Tom:  Yes, yes. The process was pretty painless.

Beth:  Good, I’m really glad and I hope that it keeps being everything that you dreamed it would be.

Tom:  Thank you.

Beth:  Thanks for talking to me, Tom. Have a good day.

Tom:  Thank you, you too. Bye bye.

Outtro

Thank you for listening and thanks to Thomas for sharing his experiences along with  Tropicana Properties for their help to make this episode possible

I was particularly interested to hear about the differences and, in the end, the similarities in the process when you’re buying from the US rather than buying from Europe.

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This podcast is produced by Kyero.com and our mission is to connect you with estate agents and properties throughout Spain.

Whether your dream home is a rustic farmhouse surrounded by olive groves or a lock-up-and-leave apartment on the seafront, you’ll find everything you need at Kyero.com.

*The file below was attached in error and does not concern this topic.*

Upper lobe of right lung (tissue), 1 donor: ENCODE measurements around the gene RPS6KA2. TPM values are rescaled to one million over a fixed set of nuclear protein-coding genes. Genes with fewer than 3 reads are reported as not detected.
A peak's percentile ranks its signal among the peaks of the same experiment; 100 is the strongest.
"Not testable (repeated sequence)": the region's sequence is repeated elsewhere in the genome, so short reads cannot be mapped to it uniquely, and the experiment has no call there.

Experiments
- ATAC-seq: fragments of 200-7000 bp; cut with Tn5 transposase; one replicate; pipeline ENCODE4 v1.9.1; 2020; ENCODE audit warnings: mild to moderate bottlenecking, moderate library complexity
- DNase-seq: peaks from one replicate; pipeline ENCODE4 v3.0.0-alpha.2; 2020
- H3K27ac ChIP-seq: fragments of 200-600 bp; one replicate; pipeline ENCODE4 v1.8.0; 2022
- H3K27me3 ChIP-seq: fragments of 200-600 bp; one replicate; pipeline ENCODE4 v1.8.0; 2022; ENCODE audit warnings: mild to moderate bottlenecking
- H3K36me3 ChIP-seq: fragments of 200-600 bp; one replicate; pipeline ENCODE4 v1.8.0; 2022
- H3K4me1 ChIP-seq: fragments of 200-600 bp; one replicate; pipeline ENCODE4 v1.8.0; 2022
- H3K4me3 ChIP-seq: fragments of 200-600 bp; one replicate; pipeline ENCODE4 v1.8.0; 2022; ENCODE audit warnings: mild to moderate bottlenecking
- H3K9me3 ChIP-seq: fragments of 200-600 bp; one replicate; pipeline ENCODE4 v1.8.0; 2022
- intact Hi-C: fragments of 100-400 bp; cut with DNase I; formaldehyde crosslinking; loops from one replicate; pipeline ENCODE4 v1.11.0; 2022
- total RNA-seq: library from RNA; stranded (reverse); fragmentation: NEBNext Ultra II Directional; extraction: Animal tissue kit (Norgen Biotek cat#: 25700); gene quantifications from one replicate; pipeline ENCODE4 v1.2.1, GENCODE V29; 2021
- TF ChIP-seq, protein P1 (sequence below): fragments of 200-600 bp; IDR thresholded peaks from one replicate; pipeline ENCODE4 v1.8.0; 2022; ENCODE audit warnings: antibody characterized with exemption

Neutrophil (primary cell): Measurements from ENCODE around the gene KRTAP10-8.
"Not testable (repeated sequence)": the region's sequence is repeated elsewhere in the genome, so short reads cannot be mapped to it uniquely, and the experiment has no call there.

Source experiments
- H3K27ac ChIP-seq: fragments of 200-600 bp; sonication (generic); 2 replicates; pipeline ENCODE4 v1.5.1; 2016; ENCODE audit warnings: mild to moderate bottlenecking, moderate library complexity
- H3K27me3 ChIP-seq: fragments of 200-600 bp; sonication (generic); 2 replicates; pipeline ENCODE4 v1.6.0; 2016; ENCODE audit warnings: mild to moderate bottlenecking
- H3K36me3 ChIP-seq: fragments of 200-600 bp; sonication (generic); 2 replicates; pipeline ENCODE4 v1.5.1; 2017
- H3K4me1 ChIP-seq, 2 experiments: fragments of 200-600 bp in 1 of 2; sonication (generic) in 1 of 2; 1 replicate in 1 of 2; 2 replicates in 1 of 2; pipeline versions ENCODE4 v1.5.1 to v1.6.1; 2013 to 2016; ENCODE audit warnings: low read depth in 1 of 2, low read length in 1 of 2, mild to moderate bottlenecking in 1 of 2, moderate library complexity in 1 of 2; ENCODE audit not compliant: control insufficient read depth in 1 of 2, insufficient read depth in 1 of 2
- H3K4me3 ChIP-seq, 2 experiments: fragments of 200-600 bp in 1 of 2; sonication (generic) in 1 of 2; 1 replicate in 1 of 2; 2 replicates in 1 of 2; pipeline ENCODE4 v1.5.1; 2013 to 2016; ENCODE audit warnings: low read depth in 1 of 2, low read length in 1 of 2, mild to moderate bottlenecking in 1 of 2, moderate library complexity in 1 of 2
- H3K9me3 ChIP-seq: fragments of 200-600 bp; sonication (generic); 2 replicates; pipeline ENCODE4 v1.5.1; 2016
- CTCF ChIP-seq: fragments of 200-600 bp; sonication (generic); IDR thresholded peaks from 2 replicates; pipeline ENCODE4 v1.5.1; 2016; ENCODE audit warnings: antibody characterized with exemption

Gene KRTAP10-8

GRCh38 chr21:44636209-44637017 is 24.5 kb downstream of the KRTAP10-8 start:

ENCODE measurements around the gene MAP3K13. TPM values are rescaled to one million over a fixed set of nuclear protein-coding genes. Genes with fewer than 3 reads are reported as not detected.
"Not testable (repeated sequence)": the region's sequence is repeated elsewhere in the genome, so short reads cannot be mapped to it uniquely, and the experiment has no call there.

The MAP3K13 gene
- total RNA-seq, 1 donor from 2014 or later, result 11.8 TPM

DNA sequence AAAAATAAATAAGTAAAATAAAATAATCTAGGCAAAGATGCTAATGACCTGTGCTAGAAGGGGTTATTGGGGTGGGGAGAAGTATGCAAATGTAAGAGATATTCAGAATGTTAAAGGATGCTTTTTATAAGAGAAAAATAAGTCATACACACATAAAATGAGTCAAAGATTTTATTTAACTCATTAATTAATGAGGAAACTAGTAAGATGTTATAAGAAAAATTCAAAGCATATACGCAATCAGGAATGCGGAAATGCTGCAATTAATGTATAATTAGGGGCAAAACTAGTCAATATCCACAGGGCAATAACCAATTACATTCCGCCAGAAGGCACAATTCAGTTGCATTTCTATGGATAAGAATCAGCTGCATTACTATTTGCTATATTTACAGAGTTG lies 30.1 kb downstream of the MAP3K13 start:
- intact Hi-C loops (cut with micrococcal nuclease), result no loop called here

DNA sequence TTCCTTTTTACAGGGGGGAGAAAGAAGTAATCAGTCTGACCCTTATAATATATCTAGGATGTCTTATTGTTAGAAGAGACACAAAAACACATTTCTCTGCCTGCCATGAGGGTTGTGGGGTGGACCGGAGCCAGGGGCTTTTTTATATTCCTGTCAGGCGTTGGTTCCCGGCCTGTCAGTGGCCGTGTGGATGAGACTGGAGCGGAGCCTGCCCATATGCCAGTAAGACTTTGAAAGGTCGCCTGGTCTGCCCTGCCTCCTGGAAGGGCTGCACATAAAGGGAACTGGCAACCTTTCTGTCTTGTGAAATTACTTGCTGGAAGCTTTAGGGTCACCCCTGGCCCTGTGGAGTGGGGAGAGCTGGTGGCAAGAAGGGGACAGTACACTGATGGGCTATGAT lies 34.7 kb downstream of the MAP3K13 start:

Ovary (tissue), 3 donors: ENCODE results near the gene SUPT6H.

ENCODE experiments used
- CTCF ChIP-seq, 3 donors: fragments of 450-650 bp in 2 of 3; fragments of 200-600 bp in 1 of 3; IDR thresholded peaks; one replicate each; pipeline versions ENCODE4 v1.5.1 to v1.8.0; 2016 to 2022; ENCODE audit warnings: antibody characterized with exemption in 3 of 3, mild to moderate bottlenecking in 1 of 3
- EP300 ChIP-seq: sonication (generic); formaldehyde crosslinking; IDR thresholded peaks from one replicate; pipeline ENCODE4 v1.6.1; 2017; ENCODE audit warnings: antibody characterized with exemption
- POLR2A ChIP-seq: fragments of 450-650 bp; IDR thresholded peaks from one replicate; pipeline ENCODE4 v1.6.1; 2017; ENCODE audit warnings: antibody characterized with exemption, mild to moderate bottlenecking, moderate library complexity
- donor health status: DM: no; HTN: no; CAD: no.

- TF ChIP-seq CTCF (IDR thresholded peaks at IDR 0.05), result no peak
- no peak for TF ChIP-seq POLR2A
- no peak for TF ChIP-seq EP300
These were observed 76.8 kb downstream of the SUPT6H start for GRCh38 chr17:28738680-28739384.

If you’ve enjoyed this episode, we’d really appreciate your 5 star rating on iTunes.  It helps us reach and connect more people with their dream home in Spain.

And, whenever you’re ready, here are four ways we can help you:

  • Ask a question by emailing Beth@kyero.com.  We’ll try and answer them all in an upcoming Q&A episode
  • Get a location guide also by emailing Beth@kyero.com.  We’ll reply with the latest data and information on the areas you are interested in.
  • Calculate your budget. Simply visit kyero.com/budget, enter two numbers and you’re done!
  • Be our guest. If you’ve already purchased your home in Spain, we would love for you to share your story on the podcast.  Just email Beth@kyero.com and we’ll take it from there.

Next week I speak with Olle, a freelance writer from Sweden, who purchased in Oliva, Valencia

He was keen to experience Spanish village life and wanted to find the perfect property he could renovate and really call his own. Tune in next time to find out if he succeeded.

I’m Beth Davison and you’ve been listening to the Kyero.com Spanish property podcast. I’ll see you next week!